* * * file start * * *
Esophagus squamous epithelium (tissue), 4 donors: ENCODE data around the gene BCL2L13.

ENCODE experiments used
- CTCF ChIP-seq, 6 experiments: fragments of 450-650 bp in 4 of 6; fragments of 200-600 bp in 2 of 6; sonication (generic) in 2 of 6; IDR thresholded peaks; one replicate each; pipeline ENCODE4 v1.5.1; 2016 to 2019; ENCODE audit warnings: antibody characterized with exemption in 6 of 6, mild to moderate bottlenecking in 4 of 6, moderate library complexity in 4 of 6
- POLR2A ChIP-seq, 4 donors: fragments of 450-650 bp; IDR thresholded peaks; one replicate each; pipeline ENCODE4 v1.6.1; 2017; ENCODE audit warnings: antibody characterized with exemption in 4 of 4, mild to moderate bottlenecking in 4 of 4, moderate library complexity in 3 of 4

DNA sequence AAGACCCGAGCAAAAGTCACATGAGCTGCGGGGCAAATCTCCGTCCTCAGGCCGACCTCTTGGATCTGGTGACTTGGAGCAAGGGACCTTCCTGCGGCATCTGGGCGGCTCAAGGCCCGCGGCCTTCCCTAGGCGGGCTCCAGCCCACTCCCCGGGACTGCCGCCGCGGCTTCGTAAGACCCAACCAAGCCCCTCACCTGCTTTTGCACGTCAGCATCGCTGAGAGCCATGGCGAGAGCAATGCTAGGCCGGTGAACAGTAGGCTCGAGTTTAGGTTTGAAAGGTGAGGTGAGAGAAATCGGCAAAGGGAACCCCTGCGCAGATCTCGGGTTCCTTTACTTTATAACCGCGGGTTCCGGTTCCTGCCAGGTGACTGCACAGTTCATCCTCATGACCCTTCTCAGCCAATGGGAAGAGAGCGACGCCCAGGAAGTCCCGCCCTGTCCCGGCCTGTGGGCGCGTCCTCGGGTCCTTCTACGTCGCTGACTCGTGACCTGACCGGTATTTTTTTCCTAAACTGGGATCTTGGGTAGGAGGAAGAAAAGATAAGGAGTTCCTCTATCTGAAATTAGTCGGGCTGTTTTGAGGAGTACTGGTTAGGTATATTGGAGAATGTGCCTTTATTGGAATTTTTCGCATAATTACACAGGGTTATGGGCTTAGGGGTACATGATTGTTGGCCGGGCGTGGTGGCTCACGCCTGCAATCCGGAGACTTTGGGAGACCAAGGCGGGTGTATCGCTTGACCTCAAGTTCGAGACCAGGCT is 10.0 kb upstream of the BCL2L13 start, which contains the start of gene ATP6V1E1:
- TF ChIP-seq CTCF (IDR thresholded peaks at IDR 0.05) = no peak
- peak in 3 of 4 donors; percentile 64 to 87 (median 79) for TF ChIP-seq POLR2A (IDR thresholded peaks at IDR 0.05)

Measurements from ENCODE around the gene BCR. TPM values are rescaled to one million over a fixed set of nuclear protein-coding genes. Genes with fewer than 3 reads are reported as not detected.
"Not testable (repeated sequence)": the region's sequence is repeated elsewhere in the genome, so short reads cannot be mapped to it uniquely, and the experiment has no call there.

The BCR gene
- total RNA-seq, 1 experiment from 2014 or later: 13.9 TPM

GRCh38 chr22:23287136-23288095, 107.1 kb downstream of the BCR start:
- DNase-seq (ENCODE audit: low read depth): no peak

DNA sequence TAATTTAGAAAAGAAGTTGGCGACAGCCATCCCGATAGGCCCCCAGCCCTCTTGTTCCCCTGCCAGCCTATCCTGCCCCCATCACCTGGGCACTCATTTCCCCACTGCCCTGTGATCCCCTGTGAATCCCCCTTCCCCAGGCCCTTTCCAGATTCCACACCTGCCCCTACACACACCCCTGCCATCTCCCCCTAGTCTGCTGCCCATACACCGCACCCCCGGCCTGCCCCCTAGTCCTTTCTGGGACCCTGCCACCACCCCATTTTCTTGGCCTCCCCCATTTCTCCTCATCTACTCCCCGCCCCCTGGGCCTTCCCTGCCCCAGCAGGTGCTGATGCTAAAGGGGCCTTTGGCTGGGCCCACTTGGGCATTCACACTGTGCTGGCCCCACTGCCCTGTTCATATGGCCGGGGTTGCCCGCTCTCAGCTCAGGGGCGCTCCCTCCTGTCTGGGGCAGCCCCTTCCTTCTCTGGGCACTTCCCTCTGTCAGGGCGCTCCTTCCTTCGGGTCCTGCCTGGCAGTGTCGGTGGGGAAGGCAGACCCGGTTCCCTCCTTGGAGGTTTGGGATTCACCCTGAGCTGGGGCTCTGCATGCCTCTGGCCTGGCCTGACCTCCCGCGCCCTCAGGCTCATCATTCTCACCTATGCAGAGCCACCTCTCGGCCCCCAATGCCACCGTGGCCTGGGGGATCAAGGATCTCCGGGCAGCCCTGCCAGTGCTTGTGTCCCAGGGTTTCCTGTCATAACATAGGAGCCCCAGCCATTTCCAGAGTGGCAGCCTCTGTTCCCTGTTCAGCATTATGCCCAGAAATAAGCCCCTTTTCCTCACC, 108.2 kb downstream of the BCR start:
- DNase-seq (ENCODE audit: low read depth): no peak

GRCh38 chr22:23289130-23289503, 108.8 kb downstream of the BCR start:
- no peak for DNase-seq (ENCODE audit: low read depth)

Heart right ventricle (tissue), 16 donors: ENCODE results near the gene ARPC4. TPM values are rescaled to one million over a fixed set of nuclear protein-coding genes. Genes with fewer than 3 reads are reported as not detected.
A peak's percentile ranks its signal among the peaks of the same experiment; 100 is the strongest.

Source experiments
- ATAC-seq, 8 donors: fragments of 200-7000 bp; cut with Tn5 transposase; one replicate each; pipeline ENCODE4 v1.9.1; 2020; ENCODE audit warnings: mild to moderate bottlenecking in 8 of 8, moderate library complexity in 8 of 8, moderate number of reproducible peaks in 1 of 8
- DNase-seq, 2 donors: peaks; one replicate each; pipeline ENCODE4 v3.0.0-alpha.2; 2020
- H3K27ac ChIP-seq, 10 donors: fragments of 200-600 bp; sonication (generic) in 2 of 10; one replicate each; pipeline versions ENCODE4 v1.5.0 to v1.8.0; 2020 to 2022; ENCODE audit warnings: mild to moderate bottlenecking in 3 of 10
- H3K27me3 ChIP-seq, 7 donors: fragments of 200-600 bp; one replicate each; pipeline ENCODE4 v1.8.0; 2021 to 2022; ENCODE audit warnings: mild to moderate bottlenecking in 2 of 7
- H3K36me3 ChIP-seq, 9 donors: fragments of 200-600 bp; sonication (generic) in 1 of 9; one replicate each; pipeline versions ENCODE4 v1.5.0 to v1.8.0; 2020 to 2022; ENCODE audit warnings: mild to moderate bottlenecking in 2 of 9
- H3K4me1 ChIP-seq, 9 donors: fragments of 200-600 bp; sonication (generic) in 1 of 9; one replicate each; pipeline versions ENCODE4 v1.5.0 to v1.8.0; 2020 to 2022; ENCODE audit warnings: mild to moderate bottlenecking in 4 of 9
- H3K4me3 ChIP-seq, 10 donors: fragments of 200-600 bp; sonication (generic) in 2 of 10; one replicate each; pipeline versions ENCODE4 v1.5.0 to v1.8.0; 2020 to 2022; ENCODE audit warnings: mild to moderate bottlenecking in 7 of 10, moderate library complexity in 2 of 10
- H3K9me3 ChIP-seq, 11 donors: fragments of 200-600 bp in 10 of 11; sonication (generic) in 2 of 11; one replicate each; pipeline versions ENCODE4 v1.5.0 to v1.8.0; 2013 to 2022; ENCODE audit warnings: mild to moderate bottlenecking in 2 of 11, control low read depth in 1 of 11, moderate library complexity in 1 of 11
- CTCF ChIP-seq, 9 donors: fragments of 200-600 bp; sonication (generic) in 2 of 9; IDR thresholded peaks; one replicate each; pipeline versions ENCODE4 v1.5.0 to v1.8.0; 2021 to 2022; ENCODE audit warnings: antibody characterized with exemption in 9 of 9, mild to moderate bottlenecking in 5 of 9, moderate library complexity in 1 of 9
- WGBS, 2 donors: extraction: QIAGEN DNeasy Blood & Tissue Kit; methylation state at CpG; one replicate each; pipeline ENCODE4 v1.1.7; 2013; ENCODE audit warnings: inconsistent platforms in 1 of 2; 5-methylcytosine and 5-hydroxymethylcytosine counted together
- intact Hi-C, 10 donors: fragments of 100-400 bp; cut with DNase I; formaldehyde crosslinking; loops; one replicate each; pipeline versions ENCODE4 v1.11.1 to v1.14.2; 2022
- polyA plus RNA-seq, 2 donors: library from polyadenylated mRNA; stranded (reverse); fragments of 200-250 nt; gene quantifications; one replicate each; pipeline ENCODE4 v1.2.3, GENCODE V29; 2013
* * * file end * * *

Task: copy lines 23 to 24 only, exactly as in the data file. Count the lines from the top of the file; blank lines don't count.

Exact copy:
- H3K27ac ChIP-seq, 10 donors: fragments of 200-600 bp; sonication (generic) in 2 of 10; one replicate each; pipeline versions ENCODE4 v1.5.0 to v1.8.0; 2020 to 2022; ENCODE audit warnings: mild to moderate bottlenecking in 3 of 10
- H3K27me3 ChIP-seq, 7 donors: fragments of 200-600 bp; one replicate each; pipeline ENCODE4 v1.8.0; 2021 to 2022; ENCODE audit warnings: mild to moderate bottlenecking in 2 of 7